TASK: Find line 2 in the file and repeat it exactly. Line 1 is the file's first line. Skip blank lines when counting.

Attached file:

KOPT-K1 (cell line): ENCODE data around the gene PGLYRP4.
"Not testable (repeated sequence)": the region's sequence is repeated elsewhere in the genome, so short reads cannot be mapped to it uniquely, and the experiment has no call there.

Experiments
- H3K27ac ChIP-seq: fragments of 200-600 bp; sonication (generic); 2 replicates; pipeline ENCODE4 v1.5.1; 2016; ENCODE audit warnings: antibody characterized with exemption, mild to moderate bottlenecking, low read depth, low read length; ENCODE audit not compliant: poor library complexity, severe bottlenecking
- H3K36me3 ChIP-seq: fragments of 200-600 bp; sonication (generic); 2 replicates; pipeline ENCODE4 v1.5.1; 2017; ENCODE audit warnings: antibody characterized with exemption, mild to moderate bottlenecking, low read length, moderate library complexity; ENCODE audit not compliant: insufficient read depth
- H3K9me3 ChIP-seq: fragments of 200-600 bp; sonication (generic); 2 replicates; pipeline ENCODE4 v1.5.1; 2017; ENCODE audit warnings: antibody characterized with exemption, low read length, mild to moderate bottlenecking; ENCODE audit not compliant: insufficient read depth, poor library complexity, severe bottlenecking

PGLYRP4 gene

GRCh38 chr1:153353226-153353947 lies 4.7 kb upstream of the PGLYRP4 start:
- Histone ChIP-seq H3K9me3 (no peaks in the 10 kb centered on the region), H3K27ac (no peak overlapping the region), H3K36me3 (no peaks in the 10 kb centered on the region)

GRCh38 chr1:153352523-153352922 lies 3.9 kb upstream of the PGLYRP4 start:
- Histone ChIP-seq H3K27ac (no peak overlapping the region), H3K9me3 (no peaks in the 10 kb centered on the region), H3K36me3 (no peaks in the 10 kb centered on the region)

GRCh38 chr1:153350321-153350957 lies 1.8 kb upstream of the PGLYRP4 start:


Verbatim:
"Not testable (repeated sequence)": the region's sequence is repeated elsewhere in the genome, so short reads cannot be mapped to it uniquely, and the experiment has no call there.